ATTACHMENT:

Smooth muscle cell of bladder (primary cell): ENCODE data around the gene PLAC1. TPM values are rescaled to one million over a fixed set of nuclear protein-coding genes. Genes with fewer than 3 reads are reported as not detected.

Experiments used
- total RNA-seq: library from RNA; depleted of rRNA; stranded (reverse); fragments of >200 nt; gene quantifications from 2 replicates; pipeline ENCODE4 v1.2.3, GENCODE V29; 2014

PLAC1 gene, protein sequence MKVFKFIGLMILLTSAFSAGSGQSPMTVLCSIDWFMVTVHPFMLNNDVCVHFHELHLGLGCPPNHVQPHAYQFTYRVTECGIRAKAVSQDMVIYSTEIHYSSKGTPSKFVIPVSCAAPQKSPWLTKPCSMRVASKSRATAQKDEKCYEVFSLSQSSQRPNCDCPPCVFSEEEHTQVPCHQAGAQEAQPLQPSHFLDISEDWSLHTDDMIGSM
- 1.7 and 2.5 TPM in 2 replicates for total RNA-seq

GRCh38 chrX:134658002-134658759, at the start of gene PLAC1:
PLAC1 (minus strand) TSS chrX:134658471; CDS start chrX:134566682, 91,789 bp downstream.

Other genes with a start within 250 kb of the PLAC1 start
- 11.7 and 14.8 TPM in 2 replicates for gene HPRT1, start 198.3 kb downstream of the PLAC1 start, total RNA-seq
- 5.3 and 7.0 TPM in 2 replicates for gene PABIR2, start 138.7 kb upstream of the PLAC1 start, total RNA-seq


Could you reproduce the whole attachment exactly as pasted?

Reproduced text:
Smooth muscle cell of bladder (primary cell): ENCODE data around the gene PLAC1. TPM values are rescaled to one million over a fixed set of nuclear protein-coding genes. Genes with fewer than 3 reads are reported as not detected.

Experiments used
- total RNA-seq: library from RNA; depleted of rRNA; stranded (reverse); fragments of >200 nt; gene quantifications from 2 replicates; pipeline ENCODE4 v1.2.3, GENCODE V29; 2014

PLAC1 gene, protein sequence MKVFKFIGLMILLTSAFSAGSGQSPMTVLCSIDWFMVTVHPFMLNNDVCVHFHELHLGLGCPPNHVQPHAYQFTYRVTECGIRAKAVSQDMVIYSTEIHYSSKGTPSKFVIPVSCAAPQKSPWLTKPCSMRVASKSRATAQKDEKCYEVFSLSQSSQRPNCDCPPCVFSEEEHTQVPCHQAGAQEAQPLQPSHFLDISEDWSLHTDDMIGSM
- 1.7 and 2.5 TPM in 2 replicates for total RNA-seq

GRCh38 chrX:134658002-134658759, at the start of gene PLAC1:
PLAC1 (minus strand) TSS chrX:134658471; CDS start chrX:134566682, 91,789 bp downstream.

Other genes with a start within 250 kb of the PLAC1 start
- 11.7 and 14.8 TPM in 2 replicates for gene HPRT1, start 198.3 kb downstream of the PLAC1 start, total RNA-seq
- 5.3 and 7.0 TPM in 2 replicates for gene PABIR2, start 138.7 kb upstream of the PLAC1 start, total RNA-seq